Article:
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'What think ye of that?' said the clerk. 'Is that French enough?'

'Good God!' cried I, leaping up like one who should suddenly perceive an acquaintance, 'is this you, Mr. Dubois? Why, who would have dreamed of encountering you so far from home?' As I spoke, I shook hands with the Major heartily; and turning to our tormentor, 'Oh, sir, you may be perfectly reassured! This is a very honest fellow, a late neighbour of mine in the city of Carlisle.'

I thought the attorney looked put out; I little knew the man!

'But he is French,' said he, 'for all that?'

'Ay, to be sure!' said I. 'A Frenchman of the emigration! None of your Buonaparte lot. I will warrant his views of politics to be as sound as your own.'

'What is a little strange,' said the clerk quietly, 'is that Mr. Dubois should deny it.'

I got it fair in the face, and took it smiling; but the shock was rude, and in the course of the next words I contrived to do what I have rarely done, and make a slip in my English. I kept my liberty and life by my proficiency all these months, and for once that I failed, it is not to be supposed that I would make a public exhibition of the details. Enough, that it was a very little error, and one that might have passed ninety-nine times in a hundred. But my limb of the law was as swift to pick it up as though he had been by trade a master of languages.

'Aha!' cries he; 'and you are French, too! Your tongue bewrays you. Two Frenchmen coming into an alehouse, severally and accidentally, not knowing each other, at ten of the clock at night, in the middle of Bedfordshire? No, sir, that shall not pass! You are all prisoners escaping, if you are nothing worse. Consider yourselves under arrest. I have to trouble you for your papers.'

'Where is your warrant, if you come to that?' said I. 'My papers! A likely thing that I would show my papers on the ipse dixit of an unknown fellow in a hedge alehouse!'

'Would you resist the law?' says he.

'Not the law, sir!' said I. 'I hope I am too good a subject for that. But for a nameless fellow with a bald head and a pair of gingham small-clothes, why certainly! 'Tis my birthright as an Englishman. Where's Magna Charta, else?'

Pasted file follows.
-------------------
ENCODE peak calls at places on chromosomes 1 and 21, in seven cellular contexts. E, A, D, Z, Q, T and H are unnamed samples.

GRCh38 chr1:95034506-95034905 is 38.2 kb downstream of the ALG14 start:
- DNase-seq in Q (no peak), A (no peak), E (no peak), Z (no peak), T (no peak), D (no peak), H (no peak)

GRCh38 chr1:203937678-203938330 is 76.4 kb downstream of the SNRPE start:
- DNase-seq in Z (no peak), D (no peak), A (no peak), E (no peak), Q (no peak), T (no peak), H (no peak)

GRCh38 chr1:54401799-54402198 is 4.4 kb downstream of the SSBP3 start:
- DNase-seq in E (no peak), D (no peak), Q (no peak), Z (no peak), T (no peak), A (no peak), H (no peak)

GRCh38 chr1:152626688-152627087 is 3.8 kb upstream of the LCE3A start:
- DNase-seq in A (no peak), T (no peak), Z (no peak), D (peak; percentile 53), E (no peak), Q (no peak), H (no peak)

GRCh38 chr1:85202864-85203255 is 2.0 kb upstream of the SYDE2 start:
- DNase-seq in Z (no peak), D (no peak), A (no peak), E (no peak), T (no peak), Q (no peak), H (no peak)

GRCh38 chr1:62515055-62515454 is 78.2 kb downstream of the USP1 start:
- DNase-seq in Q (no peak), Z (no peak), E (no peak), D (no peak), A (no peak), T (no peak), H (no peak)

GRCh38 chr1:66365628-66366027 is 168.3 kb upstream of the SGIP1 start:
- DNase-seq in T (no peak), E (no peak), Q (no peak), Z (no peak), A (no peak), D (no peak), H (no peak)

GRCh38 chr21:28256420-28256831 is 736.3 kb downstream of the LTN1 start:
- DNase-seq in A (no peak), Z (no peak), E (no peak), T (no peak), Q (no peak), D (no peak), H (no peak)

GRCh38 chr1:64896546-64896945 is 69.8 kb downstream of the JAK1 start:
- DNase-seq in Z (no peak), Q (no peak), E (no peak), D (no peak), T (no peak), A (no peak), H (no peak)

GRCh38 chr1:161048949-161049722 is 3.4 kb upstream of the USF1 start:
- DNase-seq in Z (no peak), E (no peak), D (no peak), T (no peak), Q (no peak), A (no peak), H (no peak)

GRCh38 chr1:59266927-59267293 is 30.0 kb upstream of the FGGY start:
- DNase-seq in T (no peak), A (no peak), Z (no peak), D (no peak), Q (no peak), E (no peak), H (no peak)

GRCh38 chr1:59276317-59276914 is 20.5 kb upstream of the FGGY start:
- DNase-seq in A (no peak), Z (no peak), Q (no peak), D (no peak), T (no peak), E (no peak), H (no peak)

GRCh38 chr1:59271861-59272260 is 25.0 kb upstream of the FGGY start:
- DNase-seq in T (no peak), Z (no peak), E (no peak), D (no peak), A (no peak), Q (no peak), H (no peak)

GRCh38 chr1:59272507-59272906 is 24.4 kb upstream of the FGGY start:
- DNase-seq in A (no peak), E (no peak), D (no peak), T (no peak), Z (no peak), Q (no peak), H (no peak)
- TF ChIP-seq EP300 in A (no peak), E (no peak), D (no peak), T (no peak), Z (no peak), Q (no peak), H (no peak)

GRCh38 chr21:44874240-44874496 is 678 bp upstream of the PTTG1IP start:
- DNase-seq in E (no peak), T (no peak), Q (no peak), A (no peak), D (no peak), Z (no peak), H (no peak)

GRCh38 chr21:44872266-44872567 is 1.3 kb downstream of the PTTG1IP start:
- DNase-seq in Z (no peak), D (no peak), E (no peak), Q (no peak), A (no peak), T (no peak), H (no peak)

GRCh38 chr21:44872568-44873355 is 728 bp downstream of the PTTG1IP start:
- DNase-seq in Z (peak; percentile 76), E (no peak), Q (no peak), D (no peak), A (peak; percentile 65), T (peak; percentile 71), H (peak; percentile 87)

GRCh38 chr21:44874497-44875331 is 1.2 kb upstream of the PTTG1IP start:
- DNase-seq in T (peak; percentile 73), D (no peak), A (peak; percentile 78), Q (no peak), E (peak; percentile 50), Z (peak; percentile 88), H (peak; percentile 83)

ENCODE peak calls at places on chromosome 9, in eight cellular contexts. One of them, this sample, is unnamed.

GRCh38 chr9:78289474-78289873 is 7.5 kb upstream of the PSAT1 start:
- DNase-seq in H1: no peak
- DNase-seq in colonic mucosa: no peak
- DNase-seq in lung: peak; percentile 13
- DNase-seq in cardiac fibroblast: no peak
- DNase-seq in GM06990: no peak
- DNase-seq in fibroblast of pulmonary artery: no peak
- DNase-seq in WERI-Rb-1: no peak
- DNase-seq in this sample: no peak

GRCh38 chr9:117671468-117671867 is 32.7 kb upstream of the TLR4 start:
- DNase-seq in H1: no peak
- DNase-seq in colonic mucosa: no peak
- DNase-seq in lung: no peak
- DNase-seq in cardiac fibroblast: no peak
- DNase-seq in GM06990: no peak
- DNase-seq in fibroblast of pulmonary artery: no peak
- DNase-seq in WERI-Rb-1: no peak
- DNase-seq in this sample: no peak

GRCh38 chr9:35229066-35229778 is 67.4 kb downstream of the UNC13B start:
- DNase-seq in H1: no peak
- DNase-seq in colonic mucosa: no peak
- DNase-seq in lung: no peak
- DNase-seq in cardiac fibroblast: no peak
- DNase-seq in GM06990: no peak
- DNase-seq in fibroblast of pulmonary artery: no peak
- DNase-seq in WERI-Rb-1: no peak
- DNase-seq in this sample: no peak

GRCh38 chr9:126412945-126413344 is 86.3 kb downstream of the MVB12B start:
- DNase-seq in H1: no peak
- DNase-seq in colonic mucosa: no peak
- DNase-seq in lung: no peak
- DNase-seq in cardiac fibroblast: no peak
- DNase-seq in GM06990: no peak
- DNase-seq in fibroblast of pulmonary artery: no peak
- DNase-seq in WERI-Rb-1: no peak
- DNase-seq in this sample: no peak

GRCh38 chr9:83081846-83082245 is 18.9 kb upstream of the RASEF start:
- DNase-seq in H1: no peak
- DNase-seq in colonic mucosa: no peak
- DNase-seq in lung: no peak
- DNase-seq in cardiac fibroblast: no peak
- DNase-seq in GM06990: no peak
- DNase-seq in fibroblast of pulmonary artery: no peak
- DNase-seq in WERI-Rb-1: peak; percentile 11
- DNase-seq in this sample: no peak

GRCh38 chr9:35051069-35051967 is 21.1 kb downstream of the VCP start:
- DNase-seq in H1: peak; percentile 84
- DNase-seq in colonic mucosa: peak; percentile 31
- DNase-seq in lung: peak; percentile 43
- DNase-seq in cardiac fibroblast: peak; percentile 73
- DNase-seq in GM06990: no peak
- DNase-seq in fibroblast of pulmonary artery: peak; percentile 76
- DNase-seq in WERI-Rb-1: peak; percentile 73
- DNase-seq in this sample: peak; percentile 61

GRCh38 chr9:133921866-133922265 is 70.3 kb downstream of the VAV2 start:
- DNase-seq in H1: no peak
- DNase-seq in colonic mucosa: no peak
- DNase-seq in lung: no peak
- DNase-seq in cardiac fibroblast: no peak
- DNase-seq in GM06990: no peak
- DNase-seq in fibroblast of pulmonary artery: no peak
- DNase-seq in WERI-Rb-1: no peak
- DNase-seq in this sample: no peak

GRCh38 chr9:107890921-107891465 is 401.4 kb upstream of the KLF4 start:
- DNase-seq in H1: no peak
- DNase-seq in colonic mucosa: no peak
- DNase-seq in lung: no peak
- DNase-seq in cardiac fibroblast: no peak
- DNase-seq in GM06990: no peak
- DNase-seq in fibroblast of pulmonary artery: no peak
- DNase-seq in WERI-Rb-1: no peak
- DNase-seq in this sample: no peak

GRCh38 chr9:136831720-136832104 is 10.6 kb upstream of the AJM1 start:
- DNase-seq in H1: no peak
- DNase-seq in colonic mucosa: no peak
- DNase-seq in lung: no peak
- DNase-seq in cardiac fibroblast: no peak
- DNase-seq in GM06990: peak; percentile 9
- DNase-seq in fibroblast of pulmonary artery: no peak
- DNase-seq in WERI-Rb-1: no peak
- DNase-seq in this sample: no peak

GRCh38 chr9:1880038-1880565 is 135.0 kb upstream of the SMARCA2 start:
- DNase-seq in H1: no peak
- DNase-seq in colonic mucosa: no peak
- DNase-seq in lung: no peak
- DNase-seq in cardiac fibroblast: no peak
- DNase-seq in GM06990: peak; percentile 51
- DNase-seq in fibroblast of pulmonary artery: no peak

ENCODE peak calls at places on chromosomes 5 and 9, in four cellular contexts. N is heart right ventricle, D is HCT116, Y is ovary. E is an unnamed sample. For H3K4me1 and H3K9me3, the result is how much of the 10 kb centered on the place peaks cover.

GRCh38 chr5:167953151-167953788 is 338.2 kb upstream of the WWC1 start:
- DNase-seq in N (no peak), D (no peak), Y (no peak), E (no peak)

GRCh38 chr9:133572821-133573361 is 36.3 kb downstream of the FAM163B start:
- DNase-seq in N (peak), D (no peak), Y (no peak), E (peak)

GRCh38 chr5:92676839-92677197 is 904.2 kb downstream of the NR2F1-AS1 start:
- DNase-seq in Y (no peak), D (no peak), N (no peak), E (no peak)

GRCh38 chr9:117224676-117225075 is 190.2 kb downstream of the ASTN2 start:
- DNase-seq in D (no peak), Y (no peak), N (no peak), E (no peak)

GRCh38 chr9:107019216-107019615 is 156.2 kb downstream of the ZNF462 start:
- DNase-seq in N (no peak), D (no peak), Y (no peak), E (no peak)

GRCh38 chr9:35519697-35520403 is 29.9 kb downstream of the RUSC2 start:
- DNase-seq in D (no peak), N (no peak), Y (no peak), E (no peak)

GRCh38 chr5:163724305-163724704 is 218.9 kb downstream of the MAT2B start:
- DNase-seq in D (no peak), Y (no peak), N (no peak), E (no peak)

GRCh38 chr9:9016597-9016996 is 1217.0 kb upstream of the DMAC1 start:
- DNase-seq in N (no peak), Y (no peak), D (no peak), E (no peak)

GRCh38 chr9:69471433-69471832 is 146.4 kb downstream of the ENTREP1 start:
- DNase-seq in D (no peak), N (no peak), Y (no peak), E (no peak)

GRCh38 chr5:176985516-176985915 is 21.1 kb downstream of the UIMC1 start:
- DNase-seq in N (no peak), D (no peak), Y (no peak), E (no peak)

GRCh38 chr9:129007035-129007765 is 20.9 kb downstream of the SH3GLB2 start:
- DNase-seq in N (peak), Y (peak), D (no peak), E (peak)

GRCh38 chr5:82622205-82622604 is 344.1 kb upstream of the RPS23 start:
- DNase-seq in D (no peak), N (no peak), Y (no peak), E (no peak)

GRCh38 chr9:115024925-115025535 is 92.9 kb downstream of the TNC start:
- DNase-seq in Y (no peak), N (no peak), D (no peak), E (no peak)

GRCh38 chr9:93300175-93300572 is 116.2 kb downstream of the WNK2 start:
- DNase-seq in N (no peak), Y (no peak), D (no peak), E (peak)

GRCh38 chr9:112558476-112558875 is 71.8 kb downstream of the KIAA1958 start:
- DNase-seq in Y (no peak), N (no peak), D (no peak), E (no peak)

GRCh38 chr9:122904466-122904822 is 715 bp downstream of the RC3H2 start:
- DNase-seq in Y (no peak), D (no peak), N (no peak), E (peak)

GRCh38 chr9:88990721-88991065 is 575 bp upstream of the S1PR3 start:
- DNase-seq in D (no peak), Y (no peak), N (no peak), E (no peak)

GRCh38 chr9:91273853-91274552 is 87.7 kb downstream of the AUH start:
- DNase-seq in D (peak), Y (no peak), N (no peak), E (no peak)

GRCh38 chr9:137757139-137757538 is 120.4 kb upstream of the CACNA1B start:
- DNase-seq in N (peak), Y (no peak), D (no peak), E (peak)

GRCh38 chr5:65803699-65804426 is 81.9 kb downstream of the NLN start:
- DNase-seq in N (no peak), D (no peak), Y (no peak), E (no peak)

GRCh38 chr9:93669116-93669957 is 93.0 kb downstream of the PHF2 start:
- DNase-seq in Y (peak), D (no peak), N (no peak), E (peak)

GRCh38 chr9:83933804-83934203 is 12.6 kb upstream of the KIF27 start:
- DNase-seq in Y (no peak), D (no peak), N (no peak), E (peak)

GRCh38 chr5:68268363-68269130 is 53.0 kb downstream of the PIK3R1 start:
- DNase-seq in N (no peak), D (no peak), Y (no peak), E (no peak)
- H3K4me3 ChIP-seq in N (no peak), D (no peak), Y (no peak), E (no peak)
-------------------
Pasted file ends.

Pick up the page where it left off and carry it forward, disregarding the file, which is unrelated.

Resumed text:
'We will see about that,' says he; and then, addressing the assistants, 'where does the constable live?'

'Lord love you, sir!' cried the landlord, 'what are you thinking of? The constable at past ten at night! Why, he's abed and asleep, and good and drunk two hours agone!'

'Ah that a' be!' came in chorus from the yokels.

The attorney's clerk was put to a stand. He could not think of force; there was little sign of martial ardour about the landlord, and the peasants were indifferent--they only listened, and gaped, and now scratched a head, and now would get a light to their pipes from the embers on the hearth. On the other hand, the Major and I put a bold front on the business and defied him, not without some ground of law. In this state of matters he proposed I should go along with him to one Squire Merton, a great man of the neighbourhood, who was in the commission of the peace, the end of his avenue but three lanes away. I told him I would not stir a foot for him if it were to save his soul. Next he proposed I should stay all night where I was, and the constable could see to my affair in the morning, when he was sober. I replied I should go when and where I pleased; that we were lawful travellers in the fear of God and the king, and I for one would suffer myself to be stayed by nobody. At the same time, I was thinking the matter had lasted altogether too long, and I determined to bring it to an end at once.

'See here,' said I, getting up, for till now I had remained carelessly seated, 'there's only one way to decide a thing like this--only one way that's right ENGLISH--and that's man to man. Take off your coat, sir, and these gentlemen shall see fair play.' At this there came a look in his eye that I could not mistake. His education had been neglected in one essential and eminently British particular: he could not box.

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Robert Louis Stevenson

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Robert Louis Stevenson
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